Written by Jonas Guigonnat
New York in the 1970s.
New Babylon, place of hope and despair. Subway lines are its veins, the symbol of its dynamic and destructive power. But there’s something on the trains. A flow of shapes, colors and shadows, awakening this graveyard of rusted matter. But from whom were they? A bunch of eccentric artists trying to communicate with the real world? No, they were simply “writers.”
The subway connects worlds that are foreign to each other. From Manhattan to the Bronx, the Queens of Brooklyn. Those were places of social anarchy. A flow of cultures, worldviews and collective past experiences lived in the limbs of the city. The result of centuries of oppression. But the new world contained within itself the promise of change.
Racial and social discrimination, unspoken rule of the new promised land. Some neighborhoods were the nest of misery, violence, and destruction. Groups of despaired youngsters with none of the promised fruit.
“Work hard and shut the fuck up.” The words of uncle Sam were clear enough.
Many claims, many ideals. From Malcolm X to Martin Luther King, the Watts riots, the Black Panthers, or even the Punk movement. Things were trying to happen. But to what end and for who exactly? The boss was changing his old paternalistic speech, offering freedom to all. At a price, of course. Forget your political and historical claims. Embrace the new freedom. Work well, shop well, travel and sleep. Then everything will be alright.
Unfortunately for him, not everyone was planning to listen to the boss. Small pockets of resistance were born. What were they? And which ones did subsist?
Some rats are hiding far from the spotlight of the day. Writing their name all over again. One even made it to the newspaper in 1969. TAKI183 is his name. A kid of Washington Heights. The New York Times talked about him. Is this not fame? BARBARA62, EVA62, JUNIOR61, CAY61, TRACY168, JULIO204 of STAYHIGH149 believed so, as thousands of other kids. It was 1971, as the writers’ scene continued to grow, new styles were born.
1974-1979, new names were getting up. PHASE2, PART1, BLADE, SEEN, DONDI WHITE, KASE2, LADY PINK, ZEPHYR, REVOLT or LEE. For many, just names – for writers: the hall of fame. Time of evolving styles and creative energy. Bubble- or block-letters, wild style of tag work. Bombing, writing, or scrapping.
Everything can art. Anyone can art.
A local phenomenon. Not here to stay. 1981, the end was near, the city reacting. The people had talked through the mouth of the mayor. Erasing the color, the vandalism, the free tool of expression. But who will remember any of this? A writer’s work is ephemeral. A piece of present dreams, doomed to disappear forever. Was this change to be just a whisper, a wishful illusion?
Some people from the “real” world remarked on those swinging trains coming out of the urban jungle. Worthy of enough attention for a smile, or a picture. A woman, photographer for the New York Post. She has an eye for many things. Traveled on a motor from Bangkok to London, studied art and has a passion for photography. Her spared time is filled with those colors and those letters. She gets used to it, tries to understand. On one of those spared days, she met a fourteen-year-old.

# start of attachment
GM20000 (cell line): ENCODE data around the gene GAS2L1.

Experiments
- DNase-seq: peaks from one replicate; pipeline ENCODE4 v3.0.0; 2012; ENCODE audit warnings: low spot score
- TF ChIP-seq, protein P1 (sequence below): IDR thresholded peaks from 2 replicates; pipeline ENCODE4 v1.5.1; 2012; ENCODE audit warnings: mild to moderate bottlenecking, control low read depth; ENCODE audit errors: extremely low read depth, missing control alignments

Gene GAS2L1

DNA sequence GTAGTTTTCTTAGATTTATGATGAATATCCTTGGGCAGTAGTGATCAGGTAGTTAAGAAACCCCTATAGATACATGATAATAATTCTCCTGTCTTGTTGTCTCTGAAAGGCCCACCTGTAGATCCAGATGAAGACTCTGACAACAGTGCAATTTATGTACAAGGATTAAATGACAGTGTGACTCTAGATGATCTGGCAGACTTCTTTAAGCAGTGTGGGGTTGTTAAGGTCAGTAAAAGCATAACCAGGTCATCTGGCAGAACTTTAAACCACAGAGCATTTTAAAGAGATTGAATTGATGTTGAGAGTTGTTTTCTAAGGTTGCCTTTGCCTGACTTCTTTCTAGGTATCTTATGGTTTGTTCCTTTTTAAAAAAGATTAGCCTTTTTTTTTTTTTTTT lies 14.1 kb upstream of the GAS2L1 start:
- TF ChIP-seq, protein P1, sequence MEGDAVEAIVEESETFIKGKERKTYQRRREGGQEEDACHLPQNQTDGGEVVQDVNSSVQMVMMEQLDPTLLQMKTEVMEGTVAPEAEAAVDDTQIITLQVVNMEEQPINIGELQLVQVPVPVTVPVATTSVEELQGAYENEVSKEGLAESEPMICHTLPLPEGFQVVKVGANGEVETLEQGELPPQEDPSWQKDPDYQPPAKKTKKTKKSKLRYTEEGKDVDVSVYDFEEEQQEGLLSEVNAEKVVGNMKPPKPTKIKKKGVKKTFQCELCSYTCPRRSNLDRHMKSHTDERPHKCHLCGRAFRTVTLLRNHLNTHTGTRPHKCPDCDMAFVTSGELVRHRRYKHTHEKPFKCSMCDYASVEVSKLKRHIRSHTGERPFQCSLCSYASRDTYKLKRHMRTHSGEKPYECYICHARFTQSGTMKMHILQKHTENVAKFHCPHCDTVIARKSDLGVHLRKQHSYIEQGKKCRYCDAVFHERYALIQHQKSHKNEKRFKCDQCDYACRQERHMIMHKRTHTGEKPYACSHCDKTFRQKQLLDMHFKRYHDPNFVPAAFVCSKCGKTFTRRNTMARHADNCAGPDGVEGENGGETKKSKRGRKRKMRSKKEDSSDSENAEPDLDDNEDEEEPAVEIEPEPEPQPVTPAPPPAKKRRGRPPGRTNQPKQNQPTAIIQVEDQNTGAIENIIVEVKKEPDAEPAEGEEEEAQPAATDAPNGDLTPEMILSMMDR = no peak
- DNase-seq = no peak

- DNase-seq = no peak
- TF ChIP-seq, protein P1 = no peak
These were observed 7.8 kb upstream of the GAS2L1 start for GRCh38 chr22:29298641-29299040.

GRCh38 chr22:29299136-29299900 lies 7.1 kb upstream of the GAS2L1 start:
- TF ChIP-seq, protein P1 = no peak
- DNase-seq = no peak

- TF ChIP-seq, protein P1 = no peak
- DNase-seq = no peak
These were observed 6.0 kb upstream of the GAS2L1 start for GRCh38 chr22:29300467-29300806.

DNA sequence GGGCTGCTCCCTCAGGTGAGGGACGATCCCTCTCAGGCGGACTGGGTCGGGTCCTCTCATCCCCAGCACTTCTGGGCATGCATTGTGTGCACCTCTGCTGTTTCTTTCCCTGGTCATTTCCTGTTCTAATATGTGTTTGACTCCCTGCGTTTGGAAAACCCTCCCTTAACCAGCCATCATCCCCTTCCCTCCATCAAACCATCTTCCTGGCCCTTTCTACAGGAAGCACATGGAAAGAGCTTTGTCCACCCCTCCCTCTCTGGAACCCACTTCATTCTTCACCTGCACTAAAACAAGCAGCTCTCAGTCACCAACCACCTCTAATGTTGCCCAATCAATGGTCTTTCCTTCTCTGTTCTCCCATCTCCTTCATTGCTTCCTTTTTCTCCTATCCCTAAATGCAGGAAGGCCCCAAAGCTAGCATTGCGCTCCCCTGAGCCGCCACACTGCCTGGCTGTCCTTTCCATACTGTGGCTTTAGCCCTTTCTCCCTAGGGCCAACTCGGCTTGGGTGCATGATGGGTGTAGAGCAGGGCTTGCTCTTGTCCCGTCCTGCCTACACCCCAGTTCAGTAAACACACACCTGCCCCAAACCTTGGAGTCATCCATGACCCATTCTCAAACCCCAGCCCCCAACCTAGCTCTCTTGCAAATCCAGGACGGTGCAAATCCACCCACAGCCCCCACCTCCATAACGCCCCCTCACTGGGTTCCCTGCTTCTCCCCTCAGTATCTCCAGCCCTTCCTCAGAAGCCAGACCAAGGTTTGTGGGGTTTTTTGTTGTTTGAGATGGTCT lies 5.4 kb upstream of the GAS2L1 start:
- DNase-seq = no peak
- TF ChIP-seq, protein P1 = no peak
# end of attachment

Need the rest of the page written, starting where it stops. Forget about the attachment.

The young writer, named SERANO, showed her his sketchbook. The battle plan for the next piece.
On that day Martha Cooper understood. It had nothing to do with criminality or a childish pastime. No, this was a unique cultural entity, she realized. A symbiosis of many past streams. The letters were their idols, the colors their sacrificial offer. She took many more pictures and met a “king.” One of the few. Codename: DONDI WHITE. King-writers were masters of their craft. Their letters, still fully in use almost 40 years later.
This king was surrounded by another curious person. A middle-class man in his mid-thirties, also intrigued by those riding art-panels, Henry Chalfant. Pictures were also his weapon, but he had another card to play. First movie ever about graffiti-writing? Style Wars in 1983 for the Public Broadcasting Service (PBS). A new version of the story was about to begin.
Afraid to lose it to the past. Scared that time wouldn’t show compassion. After meeting each other thanks to DONDI, the 2 photographers decided to change the course of this writhingstory without knowing it. Out of thousands of pictures, a little more than a hundred were chosen. But what for? A project, a dream. Keeping the colored illusion alive, giving it a past, a memory. A book. Nowadays the bible: Subway Art.
Waking up in 2018.
Clear summer night. No wind, no rain. Metal scraps, city rats and dry air. A hatch in the ground is open, need to watch out for the hounds. No one sees it happening, but still, some are still rocking the city.
Graffiti-writing survived. It took over Europe in the 1980s, and later the whole world. The letters traveled far. Not worrying about the boss, not listening to his whining. Let him not understand, for these signs are not meant for him.
Writers are of every background. Without real identity, moving in the darkness, recognizing its value. For where it is dark, the eye can get used to it, and the soul forgets fear.
Frenetic activity for night crawlers. Small-scaled subculture in the 1970s. Worldwide artistic expression in our present time.
Writing has a long history. Many chapters, many lost brothers. But still, we are writing. Expressing ourselves in that very specific way. Participating in the mutation of the movement itself by keeping its memory alive and keeping writing. Writing till there’s no ink left to be shed.